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Utilizing the Time of our Lives for the Best Purpose: Appreciating the Value of Prema Part 2

Karnamrita Das

(this blog is recorded on the full page: quick time player is needed; works best with Firefox or Explorer; if you are using Google Chrome it will automatically play, so if you don't want to listen, mute your speakers.)
The Writer's Muse by Jose Maria photo 12406215_1_l_zps85bb5cfe.jpg
[for information about the above painting please visit:]

My Muse, Sara: Hey, Karnamrita. Haribol! Thanks for publishing part 1. I found it very clear and concise, but I see that you’re having problems finishing this series.

Karnamrita: You would know, as by the grace of my gurus and the Lord of my heart, along with prompting from you, I have generally been inspired to write my blogs over the last seven years. However, these days my writing is going slower than usual. I know there must be some reason for this, and so I have been praying for guidance to understand my next step. I have learned that in making spiritual progress we have to practice both elimination of the old, and acceptance of the new, in order that we may grow into our full potential, and not remain stuck in old habits. In this vein, I have a number of possible book ideas that I haven’t spent time on. While this is an untried venue for me, it may have a wider audience. What do you think? I am wondering if I should focus more on writing books.

Sara: That is an area to be explored, and I am sure you will gradually know what to do—but for now, why don’t you complete part two. I have a few questions which might help you finish. Human life without some type of connection to God through religion or spirituality is similar to animal life in meeting survival needs.

Karnamrita: Your questions would surely help, but should I say anything about you, or not?

Sara: Why not, as the readers may just consider this a writing ploy, or think that it is interesting that you have a muse you can converse with. Anyone who has had to write will at least appreciate the idea and possibility.

Karnamrita: Well, you're usually not that easy to speak with, and mainly give inspiration, but I like the idea of having talks with you, and adding that to my posts. Thank you for helping! In any case, go ahead and ask.

Sara: What is it that causes an ordinary person to take up some type of practice centered around God?
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Karnamrita: As you mentioned, without some connection or awareness of God or a higher spiritual power, human life is only a polished version of the animals with a focus on biological survival. In ordinary life people are interested in worldly happiness, relationships, possessions, various kinds of power, and yet they often search for an experience of something beyond their normal life, or higher possibilities. This last fact hints that we are more than our physical, limited existence. Do to some good fortune, such persons become attracted to religious observance by seeing the value of coloring their lives with a Godly brush, or take up religion merely by family tradition. They glorify, and give thankful appreciation to God as their order supplier, feeling blessed now, with the assurance of attaining heaven after death.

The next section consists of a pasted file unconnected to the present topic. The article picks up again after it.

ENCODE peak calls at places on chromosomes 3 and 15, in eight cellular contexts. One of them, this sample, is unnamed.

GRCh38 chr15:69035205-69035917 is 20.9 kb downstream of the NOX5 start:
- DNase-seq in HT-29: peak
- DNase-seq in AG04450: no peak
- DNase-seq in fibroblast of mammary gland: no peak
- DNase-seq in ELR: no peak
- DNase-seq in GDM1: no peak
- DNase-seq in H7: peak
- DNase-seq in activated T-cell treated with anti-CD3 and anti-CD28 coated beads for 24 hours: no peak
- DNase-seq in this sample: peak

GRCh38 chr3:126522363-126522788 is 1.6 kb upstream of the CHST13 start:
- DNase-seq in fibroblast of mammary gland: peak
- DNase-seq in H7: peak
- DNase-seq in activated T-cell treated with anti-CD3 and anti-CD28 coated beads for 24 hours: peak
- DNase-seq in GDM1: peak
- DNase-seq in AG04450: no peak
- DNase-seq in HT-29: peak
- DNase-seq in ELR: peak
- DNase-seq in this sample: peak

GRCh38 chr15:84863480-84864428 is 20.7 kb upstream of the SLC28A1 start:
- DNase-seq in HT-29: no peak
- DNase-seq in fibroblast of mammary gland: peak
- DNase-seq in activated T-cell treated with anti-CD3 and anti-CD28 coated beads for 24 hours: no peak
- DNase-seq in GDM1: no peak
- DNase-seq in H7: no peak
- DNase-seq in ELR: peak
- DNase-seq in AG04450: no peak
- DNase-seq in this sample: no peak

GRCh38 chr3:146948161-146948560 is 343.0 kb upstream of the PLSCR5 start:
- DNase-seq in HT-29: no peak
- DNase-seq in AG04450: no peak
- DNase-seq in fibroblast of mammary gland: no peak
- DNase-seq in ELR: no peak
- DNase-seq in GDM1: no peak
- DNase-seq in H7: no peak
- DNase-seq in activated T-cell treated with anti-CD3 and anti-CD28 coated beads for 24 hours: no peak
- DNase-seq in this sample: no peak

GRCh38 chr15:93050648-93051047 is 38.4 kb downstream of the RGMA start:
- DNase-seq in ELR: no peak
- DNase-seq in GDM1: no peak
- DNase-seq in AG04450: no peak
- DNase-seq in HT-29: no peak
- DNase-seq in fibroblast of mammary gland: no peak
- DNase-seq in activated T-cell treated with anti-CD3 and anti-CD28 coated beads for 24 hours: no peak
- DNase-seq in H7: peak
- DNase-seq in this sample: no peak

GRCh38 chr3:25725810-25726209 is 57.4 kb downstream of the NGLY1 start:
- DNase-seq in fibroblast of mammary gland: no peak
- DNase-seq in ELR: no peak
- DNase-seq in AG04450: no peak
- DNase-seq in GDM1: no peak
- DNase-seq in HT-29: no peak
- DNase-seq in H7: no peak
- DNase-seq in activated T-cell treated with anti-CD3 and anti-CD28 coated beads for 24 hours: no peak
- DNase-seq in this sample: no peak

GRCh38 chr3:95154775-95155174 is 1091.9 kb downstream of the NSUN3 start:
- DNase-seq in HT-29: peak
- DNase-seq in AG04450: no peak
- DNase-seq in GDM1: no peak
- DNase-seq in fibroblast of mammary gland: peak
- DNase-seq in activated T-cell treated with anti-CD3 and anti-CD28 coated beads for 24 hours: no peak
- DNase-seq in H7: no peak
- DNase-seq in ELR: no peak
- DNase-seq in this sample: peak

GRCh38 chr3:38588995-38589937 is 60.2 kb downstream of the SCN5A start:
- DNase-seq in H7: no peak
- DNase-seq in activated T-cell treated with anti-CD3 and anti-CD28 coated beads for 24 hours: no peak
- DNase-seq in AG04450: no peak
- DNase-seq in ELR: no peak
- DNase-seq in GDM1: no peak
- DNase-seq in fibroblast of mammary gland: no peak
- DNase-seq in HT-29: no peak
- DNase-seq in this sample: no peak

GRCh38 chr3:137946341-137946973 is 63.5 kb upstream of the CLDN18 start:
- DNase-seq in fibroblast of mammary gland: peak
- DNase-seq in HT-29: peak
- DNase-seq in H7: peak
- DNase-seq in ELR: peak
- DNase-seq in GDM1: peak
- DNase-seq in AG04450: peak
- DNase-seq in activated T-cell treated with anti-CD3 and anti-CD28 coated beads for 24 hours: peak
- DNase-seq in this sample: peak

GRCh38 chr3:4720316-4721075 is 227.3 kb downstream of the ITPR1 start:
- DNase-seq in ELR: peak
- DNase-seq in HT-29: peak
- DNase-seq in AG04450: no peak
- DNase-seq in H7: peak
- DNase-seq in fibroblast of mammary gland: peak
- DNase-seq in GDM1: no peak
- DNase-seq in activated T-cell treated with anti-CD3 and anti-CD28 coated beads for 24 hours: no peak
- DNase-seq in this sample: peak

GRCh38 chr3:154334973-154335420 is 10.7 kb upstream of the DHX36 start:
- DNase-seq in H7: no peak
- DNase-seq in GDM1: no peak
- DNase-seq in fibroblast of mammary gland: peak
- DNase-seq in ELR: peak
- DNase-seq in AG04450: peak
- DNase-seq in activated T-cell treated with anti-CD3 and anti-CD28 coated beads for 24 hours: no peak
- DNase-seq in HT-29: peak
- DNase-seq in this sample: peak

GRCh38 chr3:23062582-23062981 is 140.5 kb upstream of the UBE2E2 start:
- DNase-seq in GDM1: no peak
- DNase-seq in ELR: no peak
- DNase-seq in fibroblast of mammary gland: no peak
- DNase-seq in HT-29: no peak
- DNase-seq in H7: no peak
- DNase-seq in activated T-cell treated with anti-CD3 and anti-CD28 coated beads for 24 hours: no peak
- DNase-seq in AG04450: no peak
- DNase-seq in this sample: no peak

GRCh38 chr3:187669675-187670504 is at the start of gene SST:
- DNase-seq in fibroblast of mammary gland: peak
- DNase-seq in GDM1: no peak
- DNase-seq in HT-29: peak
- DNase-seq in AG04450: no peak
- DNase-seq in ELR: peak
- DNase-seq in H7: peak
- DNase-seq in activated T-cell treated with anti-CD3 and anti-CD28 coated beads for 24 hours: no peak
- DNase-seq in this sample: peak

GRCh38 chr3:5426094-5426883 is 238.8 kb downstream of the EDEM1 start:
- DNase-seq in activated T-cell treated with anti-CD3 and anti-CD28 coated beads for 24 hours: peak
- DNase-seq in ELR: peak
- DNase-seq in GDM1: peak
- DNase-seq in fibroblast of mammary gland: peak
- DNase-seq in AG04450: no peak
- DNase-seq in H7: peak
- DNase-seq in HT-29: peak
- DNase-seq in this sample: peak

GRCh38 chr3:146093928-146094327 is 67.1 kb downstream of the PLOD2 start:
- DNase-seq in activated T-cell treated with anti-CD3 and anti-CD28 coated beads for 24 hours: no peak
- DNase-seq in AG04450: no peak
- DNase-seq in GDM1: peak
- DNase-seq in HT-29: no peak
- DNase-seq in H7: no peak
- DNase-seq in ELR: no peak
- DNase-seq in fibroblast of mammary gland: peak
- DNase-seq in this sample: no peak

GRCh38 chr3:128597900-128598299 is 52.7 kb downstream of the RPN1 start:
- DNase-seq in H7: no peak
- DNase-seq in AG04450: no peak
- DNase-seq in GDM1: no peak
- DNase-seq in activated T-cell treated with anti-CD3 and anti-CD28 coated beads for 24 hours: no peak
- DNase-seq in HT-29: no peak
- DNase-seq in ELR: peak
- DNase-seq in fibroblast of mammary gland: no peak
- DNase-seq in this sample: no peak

In such a preliminary religious conception one still considers themselves the center actor of their lives though God is involved indirectly by giving them strength, good fortune, and perhaps in heaven, being the benevolent ruler who they wave to from afar. To be fair, there are degrees how the religious see God, as some people have the idea of surrendering to God’s will, or being his instrument in the world to benefit others. However, there is little, if any, knowledge of the soul’s intrinsic identity as a conscious unit of serving disposition, or as a particular type of Godly servant, living for his pleasure. Generally, knowledge is also lacking as to what God and his kingdom are like, the type of relationship possibilities that exist, or the extent we can share loving reciprocation with the Supreme, apparently on an equal level (similar to relationships we are familiar with).
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Sara: How do religious people learn about their soul and its relationship to God?

Karnamrita: After lifetimes of religious practice, if a person receives the blessings of someone of spiritual standing who has spiritual purity, awareness, and realization of the truth—a saint—one goes beyond merely religious formularies or dogma to understand that that no position in any material sphere can bring the joy and fulfillment they seek. Before this time people continue to try to enjoy the material world but through religion and praying to God as they comprehend him. However, by understanding the shortcomings of the world and the temporary nature of sensual enjoyment, a natural detachment from worldly life occurs, and a receptivity to spiritual knowledge.